Let’s start expanding on what we created in the previous section. We want to generate a dashboard for each of our suites. In order to do this, we will call a method named generate_dashboard.

APP_NAME = "great_expectations_wrapper"
suites = get_suites("pipeline_a")
spark_session = SparkSession.builder.appName(APP_NAME).getOrCreate()

def get_relative_path(path: str) -> str:
    project_path = os.path.dirname(__file__)
    return os.path.join(project_path, path)

context_root_dir = get_relative_path("great_expectations")

for suite in suites:

Now let’s define the generate_dashboard method. It will be responsible for:

  • creating the DataContext

  • running the validations

  • building the data docs (this is what holds the results of running the validations).

def generate_dashboard(
        suite_name: str,
        database_name: str,
        table_name: str,
        app_name: str,
        spark_session: SparkSession = None,
        context_root_dir: str = "great_expectations"
) -> bool:

    # Create a DataContext for the provided suite
    context = DataContext(context_root_dir)
    suite = context.get_expectation_suite(suite_name)

    # Load in data as we have seen in the previous section
    df = spark_session.table(f"{database_name}.{table_name}")

    batch_kwargs = {"dataset": df, "datasource": "spark_datasource"}

    checkpoint = LegacyCheckpoint(
                "batch_kwargs": batch_kwargs,
                "expectation_suite_name": [suite_name]

    # Run the checkpoint
    results =


    if not results["success"]:
        print("No results")
        return False
    print("Data docs have been built")
    return True

Checkpoints are a replacement of the validation operator. In the way that we use Great Expectations in this guide, we can’t make use of the full power that checkpoints bring to the table because we make use of in-memory DataFrames.

Your use-case might differ, so this feels like a good opportunity to bring your attention to them. Checkpoints allow you to configure what validations and actions (like updating data docs or sending a Slack notification) need to be run. This is particularly useful when you want to validate a group of batches that are logically related.

Checkpoints can also be saved to the DataContext:

checkpoint_json = checkpoint.config.to_json_dict()

Doing this allows you to easily run a preconfigured checkpoint:

great_expectations checkpoint run CHECKPOINT_NAME

For more in depth information about checkpoints, please check out the documentation, or follow the great Getting Started tutorial.

Creating the entry point

In the previous section, we have defined a method that will be able to run our expectation suites. Now we need an entry point for our application that can handle all of the required arguments, which in this case is just the --pipeline argument.

We will make use of Typer to help us build our CLI.

app = typer.Typer()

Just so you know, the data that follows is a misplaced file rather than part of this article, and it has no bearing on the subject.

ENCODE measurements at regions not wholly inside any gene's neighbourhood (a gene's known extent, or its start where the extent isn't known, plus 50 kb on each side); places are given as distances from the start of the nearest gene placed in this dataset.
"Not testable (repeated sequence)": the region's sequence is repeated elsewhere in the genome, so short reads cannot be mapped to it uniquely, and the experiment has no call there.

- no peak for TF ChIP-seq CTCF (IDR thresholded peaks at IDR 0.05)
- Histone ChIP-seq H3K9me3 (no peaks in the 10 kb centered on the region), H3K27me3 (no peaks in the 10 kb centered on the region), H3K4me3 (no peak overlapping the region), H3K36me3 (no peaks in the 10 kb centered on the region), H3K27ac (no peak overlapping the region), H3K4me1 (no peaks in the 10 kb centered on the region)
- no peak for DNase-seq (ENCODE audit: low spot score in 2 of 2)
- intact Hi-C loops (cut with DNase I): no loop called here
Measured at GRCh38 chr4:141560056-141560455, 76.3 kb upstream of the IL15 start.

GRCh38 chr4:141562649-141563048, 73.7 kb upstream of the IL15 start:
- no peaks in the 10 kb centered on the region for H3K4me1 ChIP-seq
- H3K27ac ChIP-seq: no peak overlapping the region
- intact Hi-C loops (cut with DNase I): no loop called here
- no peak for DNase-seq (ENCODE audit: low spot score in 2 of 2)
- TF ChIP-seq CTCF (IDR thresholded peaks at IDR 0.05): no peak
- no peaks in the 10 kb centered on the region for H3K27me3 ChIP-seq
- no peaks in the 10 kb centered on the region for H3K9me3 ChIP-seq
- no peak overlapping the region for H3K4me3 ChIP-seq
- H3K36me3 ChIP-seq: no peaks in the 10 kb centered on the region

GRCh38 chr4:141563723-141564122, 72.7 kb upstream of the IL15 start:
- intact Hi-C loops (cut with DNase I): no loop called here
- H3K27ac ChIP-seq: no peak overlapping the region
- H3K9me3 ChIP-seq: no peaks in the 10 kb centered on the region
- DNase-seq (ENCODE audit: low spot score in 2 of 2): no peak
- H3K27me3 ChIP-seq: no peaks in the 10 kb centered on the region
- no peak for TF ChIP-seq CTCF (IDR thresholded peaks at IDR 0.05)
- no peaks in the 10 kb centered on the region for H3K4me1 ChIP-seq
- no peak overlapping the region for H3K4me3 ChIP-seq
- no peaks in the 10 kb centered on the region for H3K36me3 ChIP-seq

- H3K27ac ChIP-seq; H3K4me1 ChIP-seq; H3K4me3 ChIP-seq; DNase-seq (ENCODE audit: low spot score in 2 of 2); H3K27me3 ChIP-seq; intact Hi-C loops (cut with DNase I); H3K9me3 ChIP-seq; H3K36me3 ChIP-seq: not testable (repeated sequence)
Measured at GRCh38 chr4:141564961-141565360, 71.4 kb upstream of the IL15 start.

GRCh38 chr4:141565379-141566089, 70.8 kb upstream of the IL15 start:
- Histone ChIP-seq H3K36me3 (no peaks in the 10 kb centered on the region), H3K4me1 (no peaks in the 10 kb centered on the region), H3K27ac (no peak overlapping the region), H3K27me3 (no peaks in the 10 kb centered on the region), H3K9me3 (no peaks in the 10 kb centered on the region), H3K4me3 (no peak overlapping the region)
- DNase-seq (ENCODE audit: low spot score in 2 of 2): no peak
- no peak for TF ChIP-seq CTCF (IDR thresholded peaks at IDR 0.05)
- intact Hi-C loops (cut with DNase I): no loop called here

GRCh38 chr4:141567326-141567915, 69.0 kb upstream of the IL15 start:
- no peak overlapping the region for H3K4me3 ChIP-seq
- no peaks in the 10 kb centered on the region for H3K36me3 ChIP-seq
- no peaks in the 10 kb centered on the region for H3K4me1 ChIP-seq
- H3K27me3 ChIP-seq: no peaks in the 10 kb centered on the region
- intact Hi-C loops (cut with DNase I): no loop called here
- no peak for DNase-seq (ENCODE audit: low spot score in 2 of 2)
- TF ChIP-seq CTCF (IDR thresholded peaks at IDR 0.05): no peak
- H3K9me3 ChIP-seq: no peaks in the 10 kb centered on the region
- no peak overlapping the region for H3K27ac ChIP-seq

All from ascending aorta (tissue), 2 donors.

DEFAULT_SPARK_HOME = "/usr/lib/spark"
DEFAULT_CONTEXT_ROOT = get_relative_path("great_expectations")
APP_NAME = "great_expectations_wrapper"

def run(
    pipeline: str = "",
    context_root_dir: str = DEFAULT_CONTEXT_ROOT,
    s3_bucket: str = None
    # Set the SPARK_HOME env var. This is necessary in EMR 6 since it's not set by default
    current = os.environ.get("SPARK_HOME")
    if not current:
        os.environ["SPARK_HOME"] = DEFAULT_SPARK_HOME

    # You probably want to check if the pipeline is passed / exists
    suites = get_suites(pipeline)

    keep_s3_history = False
    s3_prefix = "data_doc/"
    update_ge_config(context_root_dir, s3_bucket, keep_s3_history, s3_prefix)

    # This part is coming from the previous section
    for suite in suites:
        result = generate_dashboard(

        print("Success!") if result else print("Failed!")

def main():

There is one really important part here: setting the SPARK_HOME correctly. On EMR 6, this is not set by default. When the SPARK_HOME environment variable is not set, the application will fail because it’s not able to locate the spark-submit command.

Creating the command to run the application

And lastly, we need a way to define our generate_dashboard command. We do this with Poetry (which we also use for dependency management). In pyproject.toml, we define a new command under tool.poetry.scripts:

generate_dashboard = "great_expectations_wrapper.cli:main"

The command points to the main function that we defined in the previous section.

Package and install

Our wrapper is ready, now it’s time to handle the packaging and installation part. Packaging the wrapper is very easy with Poetry. All we have to do is run the following command.

poetry build

A .whl and .tar.gz file are generated into the dist directory of your project.

In order to install wheel files, we first need to make sure that our EMR cluster has the wheel package installed. You can do this by SSH’ing into the EMR cluster. Once in the cluster, run the following commands.

python3 -m pip install --user --upgrade setuptools
python3 -m pip install --user wheel --user

In practice, you’d most likely create a bootstrap action or even a custom AMI for such configurations.

Now that the dependencies are in place, we can install our package, copy the .whl file to your EMR instance and run

python3 -m pip install --user PACKAGE_NAME-VERSION-py3-any.whl.

That’s it. You should now have access to the generate_dashboard command. We can now run the expectations for pipeline A by running the command

generate_dashboard --pipeline pipeline_a

I commend you for making it to the end of this article. I hope that this guide has been helpful in getting to run Great Expectations as part of your EMR pipelines.